Otherwise, the actual physical construction of the eBeam is quite conventional. “The structure up to Class 3 is steel tubes with aluminium housings,” Dowsett states. “Above Class 3 it uses steel and cast iron.” This established form of structure is appropriately the solution arrived at after what he describes as “a lot of old-school analysis” particularly to understand the implications of the vibration likely to be generated by the device in use. “We understand that it will be low frequency vibration compared to what will be generated by an internal combustion engine,” he confirms.


Sheer resilience was also a primary consideration. “We designed it to withstand shock loading of 100g, which is extremely high,” Dowsett says. “That is what you might expect from hitting a pothole at 70mph.”


Dowsett says that in use the system can make use of existing OEM tubes, driveshafts and weldments for suspension and braking systems. “All of the key interfaces such as those for leaf or coil springs and mounts for shock absorbers can be maintained,” he states.

Moreover, though the eBeam is not yet in commercial service it has been fitted to a demonstrator vehicle and that application is proving out the versatility of the device in terms of its ability to be fitted to just about any current on-road vehicle. “On the demonstrator all the components sit within frame rails,” Dowsett confirms.

Meeting manufacturing requirements

Just as importantly switching over existing ICE vehicles to electric propulsion using the eBeam will not require any significant changes in assembly procedures at the OEM. “In assembly operations the eBeam is likely to be 50-60lbs heavier than an axle it is replacing, but so long as the hoist can cope with the extra weight there will be no real difference for assembly staff,” says Dowsett. “Then it is just a question of plugging in connections for the batteries, cooling system and general electrical interfaces.”


When the eBeam is brought to the market it will provide power in the range 120-250kW in three different configurations. These will be

  • single motor, single speed.
  • single motor, two speeds.
  • twin motor, single speed including torque vectoring.

The eBeam axles can be fitted to existing vehicle architectures and volume production of the product is scheduled to start in early 2025

“An off-road oriented vehicle may want to use the eBeam with two speeds, which effectively offers a low range gear similar to the low range of a transfer case,” comments Dowsett. “But a high-performance truck or one that requires serious power levels might use one with twin motors. However, most trucks and light commercial vehicles would be covered with the single-speed, single-motor eBeam that we have first debuted. This design can be scaled up or down as needed.”


That will, though, not be for a little while yet. Dowsett confirms that volume production of the product is scheduled to start in early 2025. But the hiatus is not due to any need for further substantial development work. “The delay is simply what you would expect with typical automotive cycle times,” states Dowsett. “The concept is proven, and the product is validated.” Moreover, when volume production does start then the operations involved will be easily transferable. “The eBeam is designed for the global market and will be suitable for manufacture in any of the Magna facilities worldwide,” he states.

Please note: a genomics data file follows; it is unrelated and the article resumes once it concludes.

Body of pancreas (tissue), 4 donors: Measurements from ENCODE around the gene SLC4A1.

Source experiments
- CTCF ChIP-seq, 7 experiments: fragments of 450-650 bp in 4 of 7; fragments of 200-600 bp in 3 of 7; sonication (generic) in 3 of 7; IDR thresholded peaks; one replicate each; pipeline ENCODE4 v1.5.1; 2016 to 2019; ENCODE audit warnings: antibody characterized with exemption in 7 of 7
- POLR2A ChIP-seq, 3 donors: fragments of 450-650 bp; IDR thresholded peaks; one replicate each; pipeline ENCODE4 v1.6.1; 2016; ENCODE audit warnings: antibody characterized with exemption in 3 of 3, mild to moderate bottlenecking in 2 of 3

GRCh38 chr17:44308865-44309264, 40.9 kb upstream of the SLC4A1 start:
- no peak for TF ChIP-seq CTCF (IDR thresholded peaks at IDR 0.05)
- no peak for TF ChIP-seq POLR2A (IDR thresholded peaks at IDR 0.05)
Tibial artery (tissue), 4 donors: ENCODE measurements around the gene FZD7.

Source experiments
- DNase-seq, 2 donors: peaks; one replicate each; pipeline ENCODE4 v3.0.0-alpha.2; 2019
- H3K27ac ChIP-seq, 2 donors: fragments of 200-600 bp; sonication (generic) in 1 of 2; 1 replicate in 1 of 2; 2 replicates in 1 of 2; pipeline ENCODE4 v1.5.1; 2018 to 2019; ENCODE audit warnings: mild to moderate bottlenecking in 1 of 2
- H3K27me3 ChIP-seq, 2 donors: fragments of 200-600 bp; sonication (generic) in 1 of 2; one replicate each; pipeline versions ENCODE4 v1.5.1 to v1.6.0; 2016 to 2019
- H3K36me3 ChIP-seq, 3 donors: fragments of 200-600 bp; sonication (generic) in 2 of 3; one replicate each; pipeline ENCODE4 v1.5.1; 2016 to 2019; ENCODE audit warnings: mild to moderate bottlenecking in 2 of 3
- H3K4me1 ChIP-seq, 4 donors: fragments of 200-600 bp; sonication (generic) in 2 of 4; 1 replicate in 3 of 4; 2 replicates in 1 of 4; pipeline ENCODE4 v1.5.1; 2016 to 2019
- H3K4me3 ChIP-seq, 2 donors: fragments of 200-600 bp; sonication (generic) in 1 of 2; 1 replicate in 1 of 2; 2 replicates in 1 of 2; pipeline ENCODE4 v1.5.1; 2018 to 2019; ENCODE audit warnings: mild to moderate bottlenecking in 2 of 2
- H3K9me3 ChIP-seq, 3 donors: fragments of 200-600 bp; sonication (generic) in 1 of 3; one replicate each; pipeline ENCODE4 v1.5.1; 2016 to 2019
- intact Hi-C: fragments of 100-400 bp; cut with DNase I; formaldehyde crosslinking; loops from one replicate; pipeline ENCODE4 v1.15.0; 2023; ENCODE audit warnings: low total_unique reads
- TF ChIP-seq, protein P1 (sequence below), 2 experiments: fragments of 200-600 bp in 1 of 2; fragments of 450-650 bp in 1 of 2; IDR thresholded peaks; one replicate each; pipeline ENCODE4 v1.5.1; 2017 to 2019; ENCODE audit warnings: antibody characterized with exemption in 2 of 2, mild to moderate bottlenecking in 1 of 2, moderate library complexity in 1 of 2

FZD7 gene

Dowsett adds that when that does happen the eBeam will simply form part of a portfolio of electrification options that Magna will offer and that the company does not expect that the arduous demands of the pickup truck market will invariably be met by single eBeam units in vehicles. “A single-motor eBeam would certainly be capable of powering a pickup alone depending on the class and use-case of the truck,” he states. “But the power levels and the choice between one or two motors depend on the OEM’s requirements for a specific truck and whether 2WD or 4WD are required.”


In the case of a 4WD vehicle then the power to the front wheels might be provided by the front wheel version of the eBeam that Dowsett indicates is already under development, an electric motor configuration of the type that is already well-established or even an internal combustion engine. “Our expectation is that most electric pick-up trucks will be 4WD,” he adds. “But all eBeam variants can be used as part of a full electric or hybrid powertrain.”


By the time that happens Magna itself will be operating a new EV Centre in Troy that will allow the company to exploit its expertise in 4WD and AWD technologies in the development of electrification products specific to the North American market. “We have a large electrification team and are hiring a significant number of additional engineers to develop new electrification products in addition to launching eBeam,” Dowsett confirms. “These developments will cover both 400V and 800V architectures.”


But the ultimate test will be how drivers used to the performance of ICE trucks will react to electric propulsion. Dowsett is confident that reaction will be positive. “With the existing test vehicle, you can tow a 10,000lb trailer and not know it is there,” he states. “We have also got a lot of truck guys in the Troy office, and they are pretty excited by it.”